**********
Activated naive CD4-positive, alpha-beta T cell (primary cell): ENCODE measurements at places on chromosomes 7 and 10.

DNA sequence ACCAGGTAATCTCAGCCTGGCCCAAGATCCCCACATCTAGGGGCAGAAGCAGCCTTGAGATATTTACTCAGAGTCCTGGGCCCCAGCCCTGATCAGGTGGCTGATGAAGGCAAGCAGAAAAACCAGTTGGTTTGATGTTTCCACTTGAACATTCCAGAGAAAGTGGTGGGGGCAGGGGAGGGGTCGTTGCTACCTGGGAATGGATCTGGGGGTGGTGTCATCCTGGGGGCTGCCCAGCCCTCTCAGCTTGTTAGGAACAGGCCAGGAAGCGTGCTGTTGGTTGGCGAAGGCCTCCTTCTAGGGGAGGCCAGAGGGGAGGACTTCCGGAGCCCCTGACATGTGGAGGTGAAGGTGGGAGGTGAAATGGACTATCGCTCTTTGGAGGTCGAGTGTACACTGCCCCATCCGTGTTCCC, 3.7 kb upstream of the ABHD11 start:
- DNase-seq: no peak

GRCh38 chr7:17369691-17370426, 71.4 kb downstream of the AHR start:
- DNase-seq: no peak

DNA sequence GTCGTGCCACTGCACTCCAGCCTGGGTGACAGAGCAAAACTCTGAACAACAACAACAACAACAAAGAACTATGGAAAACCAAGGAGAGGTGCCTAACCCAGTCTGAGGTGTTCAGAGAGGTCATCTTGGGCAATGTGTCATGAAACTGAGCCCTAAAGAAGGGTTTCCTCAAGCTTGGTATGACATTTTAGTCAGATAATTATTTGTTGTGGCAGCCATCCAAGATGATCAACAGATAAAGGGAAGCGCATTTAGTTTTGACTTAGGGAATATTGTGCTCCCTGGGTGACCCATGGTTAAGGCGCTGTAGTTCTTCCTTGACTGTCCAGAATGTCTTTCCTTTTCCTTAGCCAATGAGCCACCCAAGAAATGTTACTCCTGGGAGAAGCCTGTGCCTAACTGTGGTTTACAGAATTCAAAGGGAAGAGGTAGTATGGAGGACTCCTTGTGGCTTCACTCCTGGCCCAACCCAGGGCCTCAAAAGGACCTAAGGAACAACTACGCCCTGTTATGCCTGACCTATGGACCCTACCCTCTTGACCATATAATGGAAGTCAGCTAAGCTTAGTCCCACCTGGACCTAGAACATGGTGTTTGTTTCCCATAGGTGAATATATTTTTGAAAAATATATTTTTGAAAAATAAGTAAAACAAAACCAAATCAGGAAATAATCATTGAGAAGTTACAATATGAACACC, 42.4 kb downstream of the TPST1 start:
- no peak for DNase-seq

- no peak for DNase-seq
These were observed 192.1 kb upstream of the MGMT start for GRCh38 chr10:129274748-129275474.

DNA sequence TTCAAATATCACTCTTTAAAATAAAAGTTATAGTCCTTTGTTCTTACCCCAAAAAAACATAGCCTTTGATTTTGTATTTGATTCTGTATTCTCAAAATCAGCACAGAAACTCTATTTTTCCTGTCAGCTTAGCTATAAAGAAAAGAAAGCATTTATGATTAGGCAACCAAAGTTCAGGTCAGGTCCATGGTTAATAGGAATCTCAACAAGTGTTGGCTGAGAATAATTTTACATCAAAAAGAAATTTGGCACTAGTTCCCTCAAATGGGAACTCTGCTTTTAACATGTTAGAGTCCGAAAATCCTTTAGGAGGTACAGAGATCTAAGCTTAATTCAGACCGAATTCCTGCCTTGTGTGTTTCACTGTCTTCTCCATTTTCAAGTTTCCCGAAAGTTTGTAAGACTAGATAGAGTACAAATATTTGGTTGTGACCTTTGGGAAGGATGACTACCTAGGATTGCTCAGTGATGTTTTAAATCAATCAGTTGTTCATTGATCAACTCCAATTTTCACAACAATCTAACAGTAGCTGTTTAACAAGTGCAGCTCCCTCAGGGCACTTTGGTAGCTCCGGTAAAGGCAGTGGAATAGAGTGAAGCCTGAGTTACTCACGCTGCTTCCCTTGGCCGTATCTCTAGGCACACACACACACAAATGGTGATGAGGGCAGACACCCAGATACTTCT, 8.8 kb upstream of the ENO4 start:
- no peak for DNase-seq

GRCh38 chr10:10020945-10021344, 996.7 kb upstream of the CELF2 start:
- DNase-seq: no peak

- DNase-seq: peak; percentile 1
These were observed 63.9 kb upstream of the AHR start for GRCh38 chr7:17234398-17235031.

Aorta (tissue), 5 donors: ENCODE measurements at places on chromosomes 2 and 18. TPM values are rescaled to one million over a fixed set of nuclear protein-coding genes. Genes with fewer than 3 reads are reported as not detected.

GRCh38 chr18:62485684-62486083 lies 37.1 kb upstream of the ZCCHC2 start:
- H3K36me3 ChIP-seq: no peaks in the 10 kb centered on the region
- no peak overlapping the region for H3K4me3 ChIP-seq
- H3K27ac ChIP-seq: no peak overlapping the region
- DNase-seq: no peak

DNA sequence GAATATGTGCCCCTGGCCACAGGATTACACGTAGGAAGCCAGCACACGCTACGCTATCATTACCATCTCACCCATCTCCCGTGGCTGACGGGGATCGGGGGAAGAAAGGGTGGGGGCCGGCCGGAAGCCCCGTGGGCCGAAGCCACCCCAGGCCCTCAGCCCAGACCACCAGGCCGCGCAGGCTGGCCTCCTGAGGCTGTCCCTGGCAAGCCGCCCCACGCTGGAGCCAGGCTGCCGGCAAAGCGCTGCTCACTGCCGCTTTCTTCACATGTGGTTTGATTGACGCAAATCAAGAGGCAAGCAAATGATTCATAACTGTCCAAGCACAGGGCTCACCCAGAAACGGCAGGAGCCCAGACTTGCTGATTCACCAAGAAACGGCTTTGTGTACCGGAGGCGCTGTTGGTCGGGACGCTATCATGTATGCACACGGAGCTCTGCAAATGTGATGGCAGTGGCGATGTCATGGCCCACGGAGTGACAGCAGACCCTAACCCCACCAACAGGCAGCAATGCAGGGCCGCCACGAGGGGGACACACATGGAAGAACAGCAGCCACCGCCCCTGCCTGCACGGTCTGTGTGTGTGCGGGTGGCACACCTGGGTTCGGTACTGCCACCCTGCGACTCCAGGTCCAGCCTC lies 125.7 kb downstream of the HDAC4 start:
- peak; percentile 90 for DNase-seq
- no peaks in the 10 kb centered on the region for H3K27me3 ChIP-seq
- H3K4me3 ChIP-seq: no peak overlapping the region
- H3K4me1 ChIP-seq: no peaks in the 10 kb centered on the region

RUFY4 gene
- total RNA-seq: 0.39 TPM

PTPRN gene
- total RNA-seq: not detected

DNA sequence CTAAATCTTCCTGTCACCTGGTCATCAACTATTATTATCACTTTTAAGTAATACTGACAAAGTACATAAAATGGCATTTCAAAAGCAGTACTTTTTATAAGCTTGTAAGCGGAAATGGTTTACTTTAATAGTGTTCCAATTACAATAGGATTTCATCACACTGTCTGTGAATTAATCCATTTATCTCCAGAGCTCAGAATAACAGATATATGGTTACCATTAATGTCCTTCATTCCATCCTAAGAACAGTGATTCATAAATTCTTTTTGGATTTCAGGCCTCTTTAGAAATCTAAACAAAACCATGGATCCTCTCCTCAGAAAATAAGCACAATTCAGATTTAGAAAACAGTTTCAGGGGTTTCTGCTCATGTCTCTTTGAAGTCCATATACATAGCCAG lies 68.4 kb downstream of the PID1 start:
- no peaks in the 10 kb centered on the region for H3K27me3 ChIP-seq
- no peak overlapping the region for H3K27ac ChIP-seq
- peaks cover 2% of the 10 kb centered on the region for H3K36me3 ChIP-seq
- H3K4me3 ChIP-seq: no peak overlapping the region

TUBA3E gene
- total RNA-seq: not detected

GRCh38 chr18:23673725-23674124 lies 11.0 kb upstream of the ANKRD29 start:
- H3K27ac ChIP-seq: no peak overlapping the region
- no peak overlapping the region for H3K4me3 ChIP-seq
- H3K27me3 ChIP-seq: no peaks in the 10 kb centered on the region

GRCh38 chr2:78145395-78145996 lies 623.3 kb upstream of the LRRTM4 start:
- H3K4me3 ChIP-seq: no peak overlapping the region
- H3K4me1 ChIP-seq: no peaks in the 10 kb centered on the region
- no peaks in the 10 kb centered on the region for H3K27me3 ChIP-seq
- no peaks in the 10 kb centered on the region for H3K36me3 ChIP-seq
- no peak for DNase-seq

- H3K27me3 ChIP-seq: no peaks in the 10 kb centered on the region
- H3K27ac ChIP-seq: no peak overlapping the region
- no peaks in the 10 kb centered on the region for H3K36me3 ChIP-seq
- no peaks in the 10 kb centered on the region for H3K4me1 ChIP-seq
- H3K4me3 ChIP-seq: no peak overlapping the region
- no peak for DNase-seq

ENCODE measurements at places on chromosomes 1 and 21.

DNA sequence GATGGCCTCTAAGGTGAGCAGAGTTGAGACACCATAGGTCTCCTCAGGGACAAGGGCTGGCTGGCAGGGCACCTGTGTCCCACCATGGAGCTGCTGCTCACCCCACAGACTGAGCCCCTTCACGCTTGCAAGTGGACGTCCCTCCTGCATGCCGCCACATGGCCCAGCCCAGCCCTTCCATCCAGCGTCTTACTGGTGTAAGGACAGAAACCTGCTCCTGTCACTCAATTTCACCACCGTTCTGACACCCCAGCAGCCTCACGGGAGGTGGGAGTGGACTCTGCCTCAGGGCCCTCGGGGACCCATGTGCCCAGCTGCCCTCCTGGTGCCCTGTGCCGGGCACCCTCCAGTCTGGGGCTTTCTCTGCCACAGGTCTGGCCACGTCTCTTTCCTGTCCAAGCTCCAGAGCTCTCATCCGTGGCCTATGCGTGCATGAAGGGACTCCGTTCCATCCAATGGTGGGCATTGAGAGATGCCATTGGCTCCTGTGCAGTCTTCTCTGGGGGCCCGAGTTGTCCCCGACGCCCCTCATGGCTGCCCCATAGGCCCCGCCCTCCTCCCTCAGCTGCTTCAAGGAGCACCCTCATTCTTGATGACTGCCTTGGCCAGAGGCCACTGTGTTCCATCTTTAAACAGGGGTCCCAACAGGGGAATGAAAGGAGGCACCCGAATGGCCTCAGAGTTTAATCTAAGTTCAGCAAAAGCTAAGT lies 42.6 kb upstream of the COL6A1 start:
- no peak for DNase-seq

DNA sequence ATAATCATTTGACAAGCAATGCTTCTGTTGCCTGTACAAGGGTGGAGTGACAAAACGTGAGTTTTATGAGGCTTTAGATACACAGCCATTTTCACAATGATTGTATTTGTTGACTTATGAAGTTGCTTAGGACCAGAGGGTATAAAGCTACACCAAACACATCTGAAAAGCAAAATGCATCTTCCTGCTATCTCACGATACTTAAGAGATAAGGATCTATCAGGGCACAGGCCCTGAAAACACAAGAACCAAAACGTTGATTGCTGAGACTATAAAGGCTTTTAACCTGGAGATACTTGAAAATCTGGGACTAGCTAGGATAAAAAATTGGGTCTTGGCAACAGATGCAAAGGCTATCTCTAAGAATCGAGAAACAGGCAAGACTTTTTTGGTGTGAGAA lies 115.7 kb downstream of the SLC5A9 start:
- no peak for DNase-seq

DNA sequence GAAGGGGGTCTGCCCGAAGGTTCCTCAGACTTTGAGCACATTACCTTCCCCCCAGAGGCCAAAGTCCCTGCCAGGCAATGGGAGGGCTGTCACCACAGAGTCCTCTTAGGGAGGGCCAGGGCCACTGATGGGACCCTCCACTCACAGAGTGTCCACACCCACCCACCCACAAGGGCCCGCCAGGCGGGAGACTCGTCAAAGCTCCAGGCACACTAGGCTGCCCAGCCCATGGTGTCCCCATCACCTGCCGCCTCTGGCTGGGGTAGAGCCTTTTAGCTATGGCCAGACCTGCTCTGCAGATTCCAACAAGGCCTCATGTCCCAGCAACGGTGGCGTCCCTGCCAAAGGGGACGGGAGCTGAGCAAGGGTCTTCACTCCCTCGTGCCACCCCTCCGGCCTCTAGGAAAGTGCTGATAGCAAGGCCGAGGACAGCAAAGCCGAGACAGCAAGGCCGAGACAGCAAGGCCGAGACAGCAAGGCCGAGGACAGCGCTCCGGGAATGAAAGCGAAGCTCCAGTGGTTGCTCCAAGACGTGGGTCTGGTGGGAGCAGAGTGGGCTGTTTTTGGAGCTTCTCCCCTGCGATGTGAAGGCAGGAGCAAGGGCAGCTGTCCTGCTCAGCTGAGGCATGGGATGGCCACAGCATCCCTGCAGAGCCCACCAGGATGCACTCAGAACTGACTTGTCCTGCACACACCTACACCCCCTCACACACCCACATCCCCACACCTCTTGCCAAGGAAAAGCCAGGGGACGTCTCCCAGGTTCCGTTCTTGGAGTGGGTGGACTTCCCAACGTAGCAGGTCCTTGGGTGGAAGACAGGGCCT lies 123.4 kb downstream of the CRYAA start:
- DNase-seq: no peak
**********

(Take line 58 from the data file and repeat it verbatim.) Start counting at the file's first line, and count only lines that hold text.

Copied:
- no peak for DNase-seq